How solar energy compares to other renewable sources of energy
As the world progresses towards sustainability, our attention has turned to the eternal sources of green energy surging around us in nature – including the sun, wind, water and biomass. There was never any doubt about the magnitude of these supplies; the challenge was in harnessing them.
Here at Resol, we explain how solar energy stacks up against other forms of renewable energy.
Solar versus Wind
Like solar PV, wind power is a mature technology with the potential to supply a significant fraction of our power needs. While wind power is cost-effective in many parts of the world, it is less versatile than solar PV. Wind patterns vary greatly, so turbines must be placed in specific locations which are often far from population centres where power is not needed. Solar PV, on the other hand, can be deployed close to load centres. This reduces the burden on transmission lines – and in the case of onsite or rooftop solar, there is no reliance on transmission lines at all.
Solar versus Hydro
Hydroelectricity, though effective, is supplied using large dams which takes years to develop and require large investments. Also, building a dam can alter an entire ecosystem. Humans must be relocated, and hydro plants often change the natural flow of the waterways they take over, creating new lakes and reducing water flow downstream. These installations can also affect wildlife in the area, blocking fish migration and altering habitats. These dams sometimes submerge entire forests, so their contribution to reducing climate change is doubtful in some cases.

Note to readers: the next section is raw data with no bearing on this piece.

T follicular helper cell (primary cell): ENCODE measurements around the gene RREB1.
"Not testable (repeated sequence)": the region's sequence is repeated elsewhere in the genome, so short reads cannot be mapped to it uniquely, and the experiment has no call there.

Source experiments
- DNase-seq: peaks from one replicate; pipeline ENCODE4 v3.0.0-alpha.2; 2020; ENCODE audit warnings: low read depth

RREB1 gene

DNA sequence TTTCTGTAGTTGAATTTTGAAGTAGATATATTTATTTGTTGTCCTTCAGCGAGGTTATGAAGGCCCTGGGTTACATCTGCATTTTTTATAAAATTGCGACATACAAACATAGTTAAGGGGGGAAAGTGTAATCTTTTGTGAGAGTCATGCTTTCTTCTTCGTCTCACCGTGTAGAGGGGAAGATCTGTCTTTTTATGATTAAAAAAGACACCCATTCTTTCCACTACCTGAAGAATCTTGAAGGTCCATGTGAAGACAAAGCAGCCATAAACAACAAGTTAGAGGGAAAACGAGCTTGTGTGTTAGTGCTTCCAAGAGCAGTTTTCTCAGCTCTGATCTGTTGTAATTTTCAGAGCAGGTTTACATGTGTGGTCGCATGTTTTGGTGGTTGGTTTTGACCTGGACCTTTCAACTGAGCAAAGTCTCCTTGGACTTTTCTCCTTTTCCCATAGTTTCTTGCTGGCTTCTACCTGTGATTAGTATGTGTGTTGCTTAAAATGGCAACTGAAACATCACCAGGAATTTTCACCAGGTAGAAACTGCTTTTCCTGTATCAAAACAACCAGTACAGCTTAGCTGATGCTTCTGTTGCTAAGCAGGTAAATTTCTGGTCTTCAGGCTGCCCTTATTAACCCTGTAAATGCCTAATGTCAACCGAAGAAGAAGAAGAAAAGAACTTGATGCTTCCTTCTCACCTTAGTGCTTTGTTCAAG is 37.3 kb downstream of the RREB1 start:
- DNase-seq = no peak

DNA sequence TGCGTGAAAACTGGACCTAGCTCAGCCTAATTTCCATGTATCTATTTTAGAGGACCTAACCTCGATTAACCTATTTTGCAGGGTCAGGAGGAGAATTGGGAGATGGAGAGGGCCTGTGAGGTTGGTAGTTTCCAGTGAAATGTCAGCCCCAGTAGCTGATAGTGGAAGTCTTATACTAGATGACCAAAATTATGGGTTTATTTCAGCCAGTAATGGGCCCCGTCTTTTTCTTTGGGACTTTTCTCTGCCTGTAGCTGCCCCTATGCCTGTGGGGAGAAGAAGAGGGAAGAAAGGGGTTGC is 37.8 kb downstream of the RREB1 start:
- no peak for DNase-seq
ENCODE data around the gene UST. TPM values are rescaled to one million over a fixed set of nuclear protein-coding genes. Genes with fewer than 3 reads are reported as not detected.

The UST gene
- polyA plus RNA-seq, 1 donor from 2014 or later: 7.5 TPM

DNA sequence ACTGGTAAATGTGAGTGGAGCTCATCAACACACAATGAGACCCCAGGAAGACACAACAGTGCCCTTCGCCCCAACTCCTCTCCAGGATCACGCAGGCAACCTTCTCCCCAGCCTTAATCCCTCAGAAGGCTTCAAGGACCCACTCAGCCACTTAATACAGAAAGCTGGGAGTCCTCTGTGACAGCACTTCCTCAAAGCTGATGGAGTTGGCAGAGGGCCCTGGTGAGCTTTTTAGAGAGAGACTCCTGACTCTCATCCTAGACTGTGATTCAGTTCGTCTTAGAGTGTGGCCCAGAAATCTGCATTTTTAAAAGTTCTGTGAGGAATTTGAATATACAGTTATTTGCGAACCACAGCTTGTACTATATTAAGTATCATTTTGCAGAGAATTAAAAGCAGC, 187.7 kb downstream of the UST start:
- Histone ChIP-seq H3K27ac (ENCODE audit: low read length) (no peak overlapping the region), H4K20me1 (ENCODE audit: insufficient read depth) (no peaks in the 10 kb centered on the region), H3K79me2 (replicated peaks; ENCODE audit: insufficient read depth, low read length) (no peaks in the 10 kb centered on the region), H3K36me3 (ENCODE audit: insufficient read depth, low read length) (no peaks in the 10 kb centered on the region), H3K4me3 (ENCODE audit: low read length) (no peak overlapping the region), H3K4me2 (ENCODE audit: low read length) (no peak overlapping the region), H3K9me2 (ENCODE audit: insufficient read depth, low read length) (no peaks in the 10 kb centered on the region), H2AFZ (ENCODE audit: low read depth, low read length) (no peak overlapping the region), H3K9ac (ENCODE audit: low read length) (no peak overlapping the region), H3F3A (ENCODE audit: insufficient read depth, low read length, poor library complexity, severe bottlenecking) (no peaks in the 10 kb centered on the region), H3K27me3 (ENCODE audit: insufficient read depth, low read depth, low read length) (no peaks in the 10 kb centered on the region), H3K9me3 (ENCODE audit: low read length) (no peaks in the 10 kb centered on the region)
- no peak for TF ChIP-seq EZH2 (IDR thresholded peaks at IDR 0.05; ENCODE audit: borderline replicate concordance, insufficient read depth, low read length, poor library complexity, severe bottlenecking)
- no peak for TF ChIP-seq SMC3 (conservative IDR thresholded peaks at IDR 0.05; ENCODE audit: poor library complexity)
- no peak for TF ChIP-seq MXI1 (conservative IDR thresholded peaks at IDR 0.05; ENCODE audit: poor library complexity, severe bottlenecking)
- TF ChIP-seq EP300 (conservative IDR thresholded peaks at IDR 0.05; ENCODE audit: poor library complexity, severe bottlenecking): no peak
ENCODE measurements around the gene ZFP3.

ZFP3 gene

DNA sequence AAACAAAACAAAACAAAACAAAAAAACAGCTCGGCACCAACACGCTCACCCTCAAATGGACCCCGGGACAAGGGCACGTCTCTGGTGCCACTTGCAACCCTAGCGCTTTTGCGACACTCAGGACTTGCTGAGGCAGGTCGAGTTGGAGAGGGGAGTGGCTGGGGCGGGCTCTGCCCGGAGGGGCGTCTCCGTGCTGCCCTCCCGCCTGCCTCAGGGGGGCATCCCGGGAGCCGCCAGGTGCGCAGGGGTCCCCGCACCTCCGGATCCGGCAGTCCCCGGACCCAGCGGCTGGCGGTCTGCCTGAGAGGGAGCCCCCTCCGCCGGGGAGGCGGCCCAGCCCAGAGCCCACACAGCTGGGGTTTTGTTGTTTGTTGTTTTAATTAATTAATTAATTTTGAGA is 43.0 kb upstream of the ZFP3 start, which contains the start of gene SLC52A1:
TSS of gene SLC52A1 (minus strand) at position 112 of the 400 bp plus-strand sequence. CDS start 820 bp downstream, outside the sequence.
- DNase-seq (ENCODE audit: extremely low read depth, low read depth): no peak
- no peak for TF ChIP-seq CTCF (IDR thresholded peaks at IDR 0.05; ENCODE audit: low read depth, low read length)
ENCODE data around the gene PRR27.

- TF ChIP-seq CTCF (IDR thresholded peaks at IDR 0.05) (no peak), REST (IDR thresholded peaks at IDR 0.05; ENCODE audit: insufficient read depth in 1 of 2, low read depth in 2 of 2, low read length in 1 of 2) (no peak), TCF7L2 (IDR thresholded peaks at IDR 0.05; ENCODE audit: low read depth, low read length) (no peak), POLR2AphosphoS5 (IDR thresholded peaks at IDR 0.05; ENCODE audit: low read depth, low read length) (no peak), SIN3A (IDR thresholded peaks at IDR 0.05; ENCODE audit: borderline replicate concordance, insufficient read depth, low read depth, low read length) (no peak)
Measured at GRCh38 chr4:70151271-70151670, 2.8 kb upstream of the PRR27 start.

Photovoltaic panels, on the other hand, do not alter their environment and can be built in a matter of months. One of the advantages of solar power is its versatility. A land or rooftop solar installation can be set up almost anywhere as the sunshine varies much less than wind or rainfall.
Solar versus Biomass
Burning biomass to generate electricity has some appeal as biomass is renewable in some sense. However, the logistics and overall energy balance undermine this argument, as a lot of energy – mostly oil based – is required to harvest and move the crops to the power station. Biomass also creates volatile organic compounds like carbon monoxide and nitrogen oxides. Photovoltaic cells prove superior again as they create no emissions and do not require fertile land that could be used for crops.
Solar energy has come at par with the grid tariffs for most commercial and industrial consumers in India. If you’ve been thinking about or are ready to go solar, there’s no better time than now to do it. Adding solar energy to your factory is an excellent decision for several reasons: You will save huge amounts on electricity, you will reduce carbon footprint, and solar PV systems are simple to maintain as there are no moving parts. You’ll support a growing industry, and in doing so, help contribute to the worldwide adoption of a clean energy source.